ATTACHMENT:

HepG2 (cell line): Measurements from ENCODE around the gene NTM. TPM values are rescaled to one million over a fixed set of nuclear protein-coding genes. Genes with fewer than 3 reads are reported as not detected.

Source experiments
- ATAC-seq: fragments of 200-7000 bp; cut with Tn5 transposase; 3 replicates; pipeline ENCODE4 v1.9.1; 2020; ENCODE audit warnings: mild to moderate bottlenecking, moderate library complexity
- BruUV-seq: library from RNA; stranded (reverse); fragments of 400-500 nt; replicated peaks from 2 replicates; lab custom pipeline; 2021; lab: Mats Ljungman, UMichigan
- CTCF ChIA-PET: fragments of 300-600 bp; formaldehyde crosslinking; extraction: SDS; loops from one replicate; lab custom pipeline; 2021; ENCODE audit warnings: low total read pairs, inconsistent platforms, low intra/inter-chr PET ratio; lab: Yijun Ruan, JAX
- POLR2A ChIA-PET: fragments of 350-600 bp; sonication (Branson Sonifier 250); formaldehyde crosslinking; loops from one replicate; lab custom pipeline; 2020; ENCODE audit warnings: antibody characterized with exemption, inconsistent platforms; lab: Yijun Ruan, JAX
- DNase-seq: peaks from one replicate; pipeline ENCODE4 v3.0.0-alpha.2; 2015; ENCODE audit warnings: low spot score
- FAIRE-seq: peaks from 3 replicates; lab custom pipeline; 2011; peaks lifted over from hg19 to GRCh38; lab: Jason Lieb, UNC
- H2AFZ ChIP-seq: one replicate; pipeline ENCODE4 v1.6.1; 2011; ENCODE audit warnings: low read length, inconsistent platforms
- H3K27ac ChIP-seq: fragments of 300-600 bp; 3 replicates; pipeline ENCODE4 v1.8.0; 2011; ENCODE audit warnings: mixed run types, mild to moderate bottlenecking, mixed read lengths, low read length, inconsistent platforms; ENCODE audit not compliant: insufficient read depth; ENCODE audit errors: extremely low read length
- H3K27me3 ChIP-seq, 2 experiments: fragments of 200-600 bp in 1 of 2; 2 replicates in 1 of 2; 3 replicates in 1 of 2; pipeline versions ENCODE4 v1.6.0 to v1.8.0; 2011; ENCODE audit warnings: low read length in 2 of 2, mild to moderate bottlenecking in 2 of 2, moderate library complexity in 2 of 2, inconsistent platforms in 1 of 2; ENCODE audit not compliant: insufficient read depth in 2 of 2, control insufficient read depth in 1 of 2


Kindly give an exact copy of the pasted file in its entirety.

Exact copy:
HepG2 (cell line): Measurements from ENCODE around the gene NTM. TPM values are rescaled to one million over a fixed set of nuclear protein-coding genes. Genes with fewer than 3 reads are reported as not detected.

Source experiments
- ATAC-seq: fragments of 200-7000 bp; cut with Tn5 transposase; 3 replicates; pipeline ENCODE4 v1.9.1; 2020; ENCODE audit warnings: mild to moderate bottlenecking, moderate library complexity
- BruUV-seq: library from RNA; stranded (reverse); fragments of 400-500 nt; replicated peaks from 2 replicates; lab custom pipeline; 2021; lab: Mats Ljungman, UMichigan
- CTCF ChIA-PET: fragments of 300-600 bp; formaldehyde crosslinking; extraction: SDS; loops from one replicate; lab custom pipeline; 2021; ENCODE audit warnings: low total read pairs, inconsistent platforms, low intra/inter-chr PET ratio; lab: Yijun Ruan, JAX
- POLR2A ChIA-PET: fragments of 350-600 bp; sonication (Branson Sonifier 250); formaldehyde crosslinking; loops from one replicate; lab custom pipeline; 2020; ENCODE audit warnings: antibody characterized with exemption, inconsistent platforms; lab: Yijun Ruan, JAX
- DNase-seq: peaks from one replicate; pipeline ENCODE4 v3.0.0-alpha.2; 2015; ENCODE audit warnings: low spot score
- FAIRE-seq: peaks from 3 replicates; lab custom pipeline; 2011; peaks lifted over from hg19 to GRCh38; lab: Jason Lieb, UNC
- H2AFZ ChIP-seq: one replicate; pipeline ENCODE4 v1.6.1; 2011; ENCODE audit warnings: low read length, inconsistent platforms
- H3K27ac ChIP-seq: fragments of 300-600 bp; 3 replicates; pipeline ENCODE4 v1.8.0; 2011; ENCODE audit warnings: mixed run types, mild to moderate bottlenecking, mixed read lengths, low read length, inconsistent platforms; ENCODE audit not compliant: insufficient read depth; ENCODE audit errors: extremely low read length
- H3K27me3 ChIP-seq, 2 experiments: fragments of 200-600 bp in 1 of 2; 2 replicates in 1 of 2; 3 replicates in 1 of 2; pipeline versions ENCODE4 v1.6.0 to v1.8.0; 2011; ENCODE audit warnings: low read length in 2 of 2, mild to moderate bottlenecking in 2 of 2, moderate library complexity in 2 of 2, inconsistent platforms in 1 of 2; ENCODE audit not compliant: insufficient read depth in 2 of 2, control insufficient read depth in 1 of 2